CEGB

(redirected from Central Electricity Generating Board)
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AcronymDefinition
CEGBCentral Electricity Generating Board (UK)
References in periodicals archive ?
Father-of-three Mr Vaughan, who had six grandchildren, was exposed to asbestos while working at Aberthaw Power Station, which at the time he worked there was run by the Central Electricity Generating Board (CEGB).
Back in her father's day, J&B was a major importer and exporter of solid fuels, holding contracts with big players such as the Central Electricity Generating Board (CEGB), which was the cornerstone of the British electricity industry for nearly 40 years.
Even that will probably not be enough in itself to tackle the entrenched centralisation in the energy debate, but--thanks to the foresight of Margaret Thatcher of all people, who tried and failed to privatise the nuclear industry--we don't any more have to contend with the old Central Electricity Generating Board (CEGB).
In 1985, for example, the old Central Electricity Generating Board concluded, that: "Large-scale electricity generation from solar power has the disadvantage of high cost, large demands on land area and, for the UK, low levels of solar radiation .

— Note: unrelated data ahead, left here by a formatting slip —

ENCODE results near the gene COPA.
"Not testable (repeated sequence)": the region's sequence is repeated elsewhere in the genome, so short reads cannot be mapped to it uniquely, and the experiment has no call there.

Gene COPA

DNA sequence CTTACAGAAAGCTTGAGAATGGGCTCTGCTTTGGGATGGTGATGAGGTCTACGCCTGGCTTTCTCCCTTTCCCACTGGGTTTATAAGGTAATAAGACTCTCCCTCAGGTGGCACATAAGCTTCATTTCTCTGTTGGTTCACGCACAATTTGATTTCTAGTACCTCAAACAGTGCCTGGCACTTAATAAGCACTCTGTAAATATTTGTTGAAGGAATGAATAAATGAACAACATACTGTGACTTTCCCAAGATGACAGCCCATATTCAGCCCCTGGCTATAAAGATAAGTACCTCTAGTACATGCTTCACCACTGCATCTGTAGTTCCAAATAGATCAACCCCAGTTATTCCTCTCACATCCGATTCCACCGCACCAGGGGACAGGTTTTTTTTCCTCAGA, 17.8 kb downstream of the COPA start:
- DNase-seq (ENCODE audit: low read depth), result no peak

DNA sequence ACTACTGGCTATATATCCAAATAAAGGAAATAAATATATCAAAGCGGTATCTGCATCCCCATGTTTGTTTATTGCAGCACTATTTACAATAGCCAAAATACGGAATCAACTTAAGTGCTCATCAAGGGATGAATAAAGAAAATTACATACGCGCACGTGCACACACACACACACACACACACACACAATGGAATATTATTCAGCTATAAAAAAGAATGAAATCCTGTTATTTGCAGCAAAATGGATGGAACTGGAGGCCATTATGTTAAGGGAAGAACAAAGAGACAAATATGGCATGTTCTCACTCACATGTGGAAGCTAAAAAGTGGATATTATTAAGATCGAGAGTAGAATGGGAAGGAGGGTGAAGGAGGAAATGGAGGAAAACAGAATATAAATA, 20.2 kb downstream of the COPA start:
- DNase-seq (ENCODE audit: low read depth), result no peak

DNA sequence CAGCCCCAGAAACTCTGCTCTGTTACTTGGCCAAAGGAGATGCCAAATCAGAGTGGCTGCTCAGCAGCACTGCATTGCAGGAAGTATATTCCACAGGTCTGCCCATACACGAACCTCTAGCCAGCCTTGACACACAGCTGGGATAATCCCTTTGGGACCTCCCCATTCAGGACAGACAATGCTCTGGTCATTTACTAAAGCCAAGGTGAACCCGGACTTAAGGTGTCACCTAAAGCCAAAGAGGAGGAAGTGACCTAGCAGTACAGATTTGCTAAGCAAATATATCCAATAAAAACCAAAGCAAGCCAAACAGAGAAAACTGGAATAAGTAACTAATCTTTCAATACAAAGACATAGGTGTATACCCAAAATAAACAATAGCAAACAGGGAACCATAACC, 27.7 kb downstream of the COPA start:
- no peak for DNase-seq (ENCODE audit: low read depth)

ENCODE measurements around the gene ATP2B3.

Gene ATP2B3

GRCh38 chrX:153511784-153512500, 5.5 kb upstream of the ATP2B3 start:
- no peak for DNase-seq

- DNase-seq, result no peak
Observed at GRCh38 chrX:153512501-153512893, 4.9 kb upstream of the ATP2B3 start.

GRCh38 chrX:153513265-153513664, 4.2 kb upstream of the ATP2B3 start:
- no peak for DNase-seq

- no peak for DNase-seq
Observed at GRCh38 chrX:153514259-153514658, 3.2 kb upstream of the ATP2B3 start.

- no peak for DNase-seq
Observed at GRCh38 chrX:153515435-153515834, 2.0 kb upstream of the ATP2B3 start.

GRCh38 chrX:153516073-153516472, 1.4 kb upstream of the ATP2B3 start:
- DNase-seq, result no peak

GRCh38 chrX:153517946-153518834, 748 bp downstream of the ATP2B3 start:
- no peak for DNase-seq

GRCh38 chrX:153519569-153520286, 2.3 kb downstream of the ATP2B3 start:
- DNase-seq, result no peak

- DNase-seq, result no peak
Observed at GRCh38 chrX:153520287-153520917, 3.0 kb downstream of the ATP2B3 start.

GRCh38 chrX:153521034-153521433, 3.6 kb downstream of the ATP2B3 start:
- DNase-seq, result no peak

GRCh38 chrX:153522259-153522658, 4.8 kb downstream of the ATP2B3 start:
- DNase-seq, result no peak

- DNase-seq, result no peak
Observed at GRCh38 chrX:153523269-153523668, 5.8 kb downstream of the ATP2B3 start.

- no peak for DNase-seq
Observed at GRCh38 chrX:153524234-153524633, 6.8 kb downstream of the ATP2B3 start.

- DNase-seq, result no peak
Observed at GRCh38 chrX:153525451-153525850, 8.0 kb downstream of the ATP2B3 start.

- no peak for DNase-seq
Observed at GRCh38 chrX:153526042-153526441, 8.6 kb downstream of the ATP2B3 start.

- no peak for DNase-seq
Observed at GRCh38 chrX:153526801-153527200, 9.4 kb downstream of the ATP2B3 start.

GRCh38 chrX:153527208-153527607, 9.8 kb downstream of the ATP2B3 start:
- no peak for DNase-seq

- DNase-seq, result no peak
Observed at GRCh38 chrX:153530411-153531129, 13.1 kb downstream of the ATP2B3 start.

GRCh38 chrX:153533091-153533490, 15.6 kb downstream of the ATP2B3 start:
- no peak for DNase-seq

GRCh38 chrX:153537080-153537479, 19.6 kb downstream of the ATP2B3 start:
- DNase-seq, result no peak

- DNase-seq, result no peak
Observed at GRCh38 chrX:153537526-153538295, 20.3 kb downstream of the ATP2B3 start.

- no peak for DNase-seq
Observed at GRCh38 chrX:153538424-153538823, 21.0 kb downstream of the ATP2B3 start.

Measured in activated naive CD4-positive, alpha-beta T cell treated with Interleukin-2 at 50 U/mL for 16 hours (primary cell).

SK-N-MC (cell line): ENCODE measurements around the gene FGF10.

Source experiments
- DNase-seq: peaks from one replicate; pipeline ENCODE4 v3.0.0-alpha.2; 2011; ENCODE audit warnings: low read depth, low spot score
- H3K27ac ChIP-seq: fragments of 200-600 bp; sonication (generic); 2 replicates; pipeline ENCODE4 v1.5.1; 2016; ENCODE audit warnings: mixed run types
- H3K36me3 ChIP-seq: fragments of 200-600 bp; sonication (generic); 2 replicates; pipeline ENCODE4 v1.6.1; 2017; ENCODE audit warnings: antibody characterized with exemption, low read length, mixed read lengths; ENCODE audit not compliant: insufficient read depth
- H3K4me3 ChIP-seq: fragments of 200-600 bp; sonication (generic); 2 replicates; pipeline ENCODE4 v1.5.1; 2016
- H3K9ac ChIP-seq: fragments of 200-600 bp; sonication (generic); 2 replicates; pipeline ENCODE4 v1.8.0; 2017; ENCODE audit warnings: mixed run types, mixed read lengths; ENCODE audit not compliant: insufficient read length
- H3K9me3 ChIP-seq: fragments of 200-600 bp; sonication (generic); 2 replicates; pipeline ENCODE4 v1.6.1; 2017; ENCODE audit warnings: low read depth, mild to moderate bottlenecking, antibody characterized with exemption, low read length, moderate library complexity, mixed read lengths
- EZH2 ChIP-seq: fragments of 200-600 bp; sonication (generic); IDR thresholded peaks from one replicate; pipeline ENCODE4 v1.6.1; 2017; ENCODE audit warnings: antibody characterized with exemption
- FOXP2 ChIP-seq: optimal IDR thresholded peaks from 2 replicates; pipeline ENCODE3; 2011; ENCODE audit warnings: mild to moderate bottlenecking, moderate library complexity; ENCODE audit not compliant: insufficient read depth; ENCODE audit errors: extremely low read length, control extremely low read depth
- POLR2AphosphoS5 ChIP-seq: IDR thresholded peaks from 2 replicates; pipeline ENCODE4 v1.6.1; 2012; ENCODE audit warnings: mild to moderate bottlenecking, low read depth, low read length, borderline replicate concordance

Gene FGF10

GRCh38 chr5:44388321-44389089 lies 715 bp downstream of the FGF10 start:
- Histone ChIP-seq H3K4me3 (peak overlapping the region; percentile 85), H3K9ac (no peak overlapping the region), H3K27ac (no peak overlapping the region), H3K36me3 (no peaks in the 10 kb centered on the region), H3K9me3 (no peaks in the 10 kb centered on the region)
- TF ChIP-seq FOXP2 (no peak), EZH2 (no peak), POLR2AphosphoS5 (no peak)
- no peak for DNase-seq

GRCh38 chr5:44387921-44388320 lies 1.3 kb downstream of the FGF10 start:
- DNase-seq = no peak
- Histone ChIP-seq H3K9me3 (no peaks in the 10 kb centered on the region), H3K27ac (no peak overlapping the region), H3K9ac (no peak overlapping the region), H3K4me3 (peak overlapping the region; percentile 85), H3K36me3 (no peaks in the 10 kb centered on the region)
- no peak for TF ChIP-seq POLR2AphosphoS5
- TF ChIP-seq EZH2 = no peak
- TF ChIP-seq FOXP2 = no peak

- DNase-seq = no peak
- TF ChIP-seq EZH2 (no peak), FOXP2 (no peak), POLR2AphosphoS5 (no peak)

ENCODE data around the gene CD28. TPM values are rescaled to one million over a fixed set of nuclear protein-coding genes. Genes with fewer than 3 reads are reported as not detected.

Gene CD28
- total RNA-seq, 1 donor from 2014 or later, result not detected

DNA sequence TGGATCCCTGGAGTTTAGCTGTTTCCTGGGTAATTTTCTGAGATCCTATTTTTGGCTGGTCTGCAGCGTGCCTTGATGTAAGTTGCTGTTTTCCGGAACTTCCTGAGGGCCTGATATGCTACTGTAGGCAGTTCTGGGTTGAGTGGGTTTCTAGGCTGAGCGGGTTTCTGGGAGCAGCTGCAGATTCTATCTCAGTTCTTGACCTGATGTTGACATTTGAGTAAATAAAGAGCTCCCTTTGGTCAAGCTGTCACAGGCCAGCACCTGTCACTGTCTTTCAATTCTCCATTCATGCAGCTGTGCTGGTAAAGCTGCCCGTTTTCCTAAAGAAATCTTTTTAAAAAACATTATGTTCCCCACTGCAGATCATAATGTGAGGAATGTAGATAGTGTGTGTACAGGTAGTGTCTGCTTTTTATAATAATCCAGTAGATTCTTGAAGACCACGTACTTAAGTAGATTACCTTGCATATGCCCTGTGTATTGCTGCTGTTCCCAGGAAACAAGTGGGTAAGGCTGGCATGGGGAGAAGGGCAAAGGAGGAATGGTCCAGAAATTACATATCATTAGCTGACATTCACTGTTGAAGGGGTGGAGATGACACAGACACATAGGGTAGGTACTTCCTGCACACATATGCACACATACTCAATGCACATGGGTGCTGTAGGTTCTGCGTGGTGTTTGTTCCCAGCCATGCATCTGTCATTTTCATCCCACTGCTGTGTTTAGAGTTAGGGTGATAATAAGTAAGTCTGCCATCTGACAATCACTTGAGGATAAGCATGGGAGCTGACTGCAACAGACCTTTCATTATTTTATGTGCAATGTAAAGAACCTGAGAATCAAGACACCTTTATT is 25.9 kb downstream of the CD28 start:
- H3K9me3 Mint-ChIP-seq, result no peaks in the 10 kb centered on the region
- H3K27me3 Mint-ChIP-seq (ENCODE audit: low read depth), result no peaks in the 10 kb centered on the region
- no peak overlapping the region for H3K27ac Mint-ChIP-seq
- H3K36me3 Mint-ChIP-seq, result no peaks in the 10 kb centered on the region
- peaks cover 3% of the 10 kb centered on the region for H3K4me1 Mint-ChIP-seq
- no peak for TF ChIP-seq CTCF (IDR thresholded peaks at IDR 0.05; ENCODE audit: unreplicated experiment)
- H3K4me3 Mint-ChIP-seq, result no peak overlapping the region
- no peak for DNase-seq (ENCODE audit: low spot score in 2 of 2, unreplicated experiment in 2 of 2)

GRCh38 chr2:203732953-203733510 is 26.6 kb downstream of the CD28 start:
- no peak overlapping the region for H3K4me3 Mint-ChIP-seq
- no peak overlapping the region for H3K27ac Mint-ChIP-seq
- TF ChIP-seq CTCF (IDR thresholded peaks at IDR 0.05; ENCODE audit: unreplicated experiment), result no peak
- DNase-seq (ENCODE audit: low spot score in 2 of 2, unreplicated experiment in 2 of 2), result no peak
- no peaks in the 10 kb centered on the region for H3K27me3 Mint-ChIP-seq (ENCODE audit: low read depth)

It had been part of the state owned Central Electricity Generating Board but after privatisation it was wholly owned by the twelve Regional Electricity Companies formed out of the twelve Area Boards.
When the Central Electricity Generating Board was in the public sector there were just 10 directors earning a total of pounds 400,000 a year.
State-run power companies such as the Central Electricity Generating Board (CEGB) and the South of Scotland Electricity Board (SSEB) lost quite a bit of money during that period.
The United Kingdom's Central Electricity Generating Board (CEGB) has developed an expert system for the on-line monitoring and analysis of vibration patterns exhibited by turbine generators at the nation's power plants.
For the root cause we must go back to based on the myth that the Central Electricity Generating Board (CEGB) must be broken up to encourage competition.
Of course, we wouldn't be in this situation if Lady Thatcher hadn't broken up the Central Electricity Generating Board, which was one of the most efficient and profitable in the world, but was a nationalised industry.
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